The Chinese word "丫头 (yā tou)" is usually used by the elder to address little girls, but do you know what the meaning was in ancient times and where it originated?
In ancient times, girls aged 15 were old enough to get married. At this age, they would wear two topknots on their heads. These two topknots, standing symmetrically, looked like the outline of the Chinese character "丫(yā)", so those girls were called "丫头 (yā tou)".
In fact, "丫头 (yā tóu)" can also be used as an intimate address for the female juniors. In the Chapter 35 of The Story of the Stone, Grandmother Jia ever said, "When I was at the age of Feng Ya Tou (referring to Wang Xifeng), I was more capable than her." In this novel, Wang Xifeng is not a little girl, but the Grandmother Jia's granddaughter-in-law.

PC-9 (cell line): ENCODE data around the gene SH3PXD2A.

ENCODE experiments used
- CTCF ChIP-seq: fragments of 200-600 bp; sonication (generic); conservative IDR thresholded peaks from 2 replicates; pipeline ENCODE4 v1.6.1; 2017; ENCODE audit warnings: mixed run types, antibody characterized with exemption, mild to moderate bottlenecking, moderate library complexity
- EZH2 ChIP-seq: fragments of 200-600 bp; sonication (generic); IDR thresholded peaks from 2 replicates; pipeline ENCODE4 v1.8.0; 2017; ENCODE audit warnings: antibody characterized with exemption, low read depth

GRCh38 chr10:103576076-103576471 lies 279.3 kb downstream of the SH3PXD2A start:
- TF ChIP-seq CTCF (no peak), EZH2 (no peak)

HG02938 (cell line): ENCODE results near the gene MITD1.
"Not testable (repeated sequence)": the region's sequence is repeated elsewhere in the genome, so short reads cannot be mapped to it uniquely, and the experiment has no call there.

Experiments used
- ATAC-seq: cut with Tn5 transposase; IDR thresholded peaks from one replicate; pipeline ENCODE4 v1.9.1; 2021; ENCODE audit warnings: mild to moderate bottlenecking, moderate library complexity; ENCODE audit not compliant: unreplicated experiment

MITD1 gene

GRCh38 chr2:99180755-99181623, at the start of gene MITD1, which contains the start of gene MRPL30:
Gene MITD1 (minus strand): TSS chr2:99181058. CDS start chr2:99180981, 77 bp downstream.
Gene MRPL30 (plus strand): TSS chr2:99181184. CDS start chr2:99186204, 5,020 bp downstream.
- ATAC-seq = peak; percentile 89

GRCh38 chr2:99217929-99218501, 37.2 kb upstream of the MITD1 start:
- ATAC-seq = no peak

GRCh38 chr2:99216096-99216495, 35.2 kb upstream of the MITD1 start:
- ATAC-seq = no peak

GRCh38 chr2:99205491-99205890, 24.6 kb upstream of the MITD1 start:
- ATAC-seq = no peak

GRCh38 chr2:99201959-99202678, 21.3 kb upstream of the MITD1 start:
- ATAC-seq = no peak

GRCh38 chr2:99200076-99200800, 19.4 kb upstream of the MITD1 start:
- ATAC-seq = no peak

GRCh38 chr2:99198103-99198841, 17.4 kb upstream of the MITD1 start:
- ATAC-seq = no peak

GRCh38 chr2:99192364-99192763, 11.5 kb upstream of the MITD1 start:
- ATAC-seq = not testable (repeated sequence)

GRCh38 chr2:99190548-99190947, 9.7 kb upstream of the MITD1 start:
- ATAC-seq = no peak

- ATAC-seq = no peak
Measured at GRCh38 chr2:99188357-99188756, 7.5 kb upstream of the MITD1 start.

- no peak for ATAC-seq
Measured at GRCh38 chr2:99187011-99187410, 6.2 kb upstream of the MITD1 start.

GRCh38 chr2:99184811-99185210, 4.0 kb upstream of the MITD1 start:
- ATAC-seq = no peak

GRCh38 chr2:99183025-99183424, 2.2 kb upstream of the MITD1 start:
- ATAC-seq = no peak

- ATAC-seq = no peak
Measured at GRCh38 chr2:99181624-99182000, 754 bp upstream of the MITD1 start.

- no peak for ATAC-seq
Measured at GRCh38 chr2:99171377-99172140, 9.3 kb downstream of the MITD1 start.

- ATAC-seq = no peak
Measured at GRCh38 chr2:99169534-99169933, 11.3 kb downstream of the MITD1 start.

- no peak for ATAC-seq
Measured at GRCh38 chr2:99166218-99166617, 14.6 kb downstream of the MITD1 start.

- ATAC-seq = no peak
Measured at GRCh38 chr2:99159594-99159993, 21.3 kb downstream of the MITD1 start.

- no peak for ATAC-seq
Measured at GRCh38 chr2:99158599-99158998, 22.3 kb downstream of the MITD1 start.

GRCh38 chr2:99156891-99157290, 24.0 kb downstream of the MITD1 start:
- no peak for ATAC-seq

In addition, the maidservants were also called "丫头 (yā tou)" in ancient times as they often wore two topknots on their heads.
From then on, "丫头 (yā tou)" has been widely used. Now, "丫头 (yā tou)" is a nickname for a girl usually used by her parents or boyfriend. Girls who are called "丫头 (yā tou)" are generally young, clever and lovely.
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